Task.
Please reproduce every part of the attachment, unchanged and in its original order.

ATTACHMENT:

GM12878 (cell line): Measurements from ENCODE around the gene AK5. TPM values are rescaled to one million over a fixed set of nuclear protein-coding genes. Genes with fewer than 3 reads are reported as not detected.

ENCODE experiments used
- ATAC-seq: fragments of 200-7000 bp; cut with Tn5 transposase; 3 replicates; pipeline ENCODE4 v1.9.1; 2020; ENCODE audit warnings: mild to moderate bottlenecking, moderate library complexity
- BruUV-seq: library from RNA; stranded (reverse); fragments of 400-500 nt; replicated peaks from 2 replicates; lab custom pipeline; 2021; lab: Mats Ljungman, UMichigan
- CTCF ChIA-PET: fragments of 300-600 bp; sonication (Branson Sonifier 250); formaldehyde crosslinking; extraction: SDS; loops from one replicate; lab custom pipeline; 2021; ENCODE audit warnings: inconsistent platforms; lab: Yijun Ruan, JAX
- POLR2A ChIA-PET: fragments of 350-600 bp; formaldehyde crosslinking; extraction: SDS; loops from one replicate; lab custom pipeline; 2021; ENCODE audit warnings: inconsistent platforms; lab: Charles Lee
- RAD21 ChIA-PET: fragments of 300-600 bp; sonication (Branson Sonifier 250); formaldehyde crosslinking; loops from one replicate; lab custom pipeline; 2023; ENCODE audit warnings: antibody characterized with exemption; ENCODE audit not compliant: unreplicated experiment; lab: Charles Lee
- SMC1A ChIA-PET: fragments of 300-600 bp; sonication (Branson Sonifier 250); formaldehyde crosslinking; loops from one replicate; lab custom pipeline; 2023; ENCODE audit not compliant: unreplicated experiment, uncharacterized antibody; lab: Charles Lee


GM12878 (cell line): Measurements from ENCODE around the gene AK5. TPM values are rescaled to one million over a fixed set of nuclear protein-coding genes. Genes with fewer than 3 reads are reported as not detected.

ENCODE experiments used
- ATAC-seq: fragments of 200-7000 bp; cut with Tn5 transposase; 3 replicates; pipeline ENCODE4 v1.9.1; 2020; ENCODE audit warnings: mild to moderate bottlenecking, moderate library complexity
- BruUV-seq: library from RNA; stranded (reverse); fragments of 400-500 nt; replicated peaks from 2 replicates; lab custom pipeline; 2021; lab: Mats Ljungman, UMichigan
- CTCF ChIA-PET: fragments of 300-600 bp; sonication (Branson Sonifier 250); formaldehyde crosslinking; extraction: SDS; loops from one replicate; lab custom pipeline; 2021; ENCODE audit warnings: inconsistent platforms; lab: Yijun Ruan, JAX
- POLR2A ChIA-PET: fragments of 350-600 bp; formaldehyde crosslinking; extraction: SDS; loops from one replicate; lab custom pipeline; 2021; ENCODE audit warnings: inconsistent platforms; lab: Charles Lee
- RAD21 ChIA-PET: fragments of 300-600 bp; sonication (Branson Sonifier 250); formaldehyde crosslinking; loops from one replicate; lab custom pipeline; 2023; ENCODE audit warnings: antibody characterized with exemption; ENCODE audit not compliant: unreplicated experiment; lab: Charles Lee
- SMC1A ChIA-PET: fragments of 300-600 bp; sonication (Branson Sonifier 250); formaldehyde crosslinking; loops from one replicate; lab custom pipeline; 2023; ENCODE audit not compliant: unreplicated experiment, uncharacterized antibody; lab: Charles Lee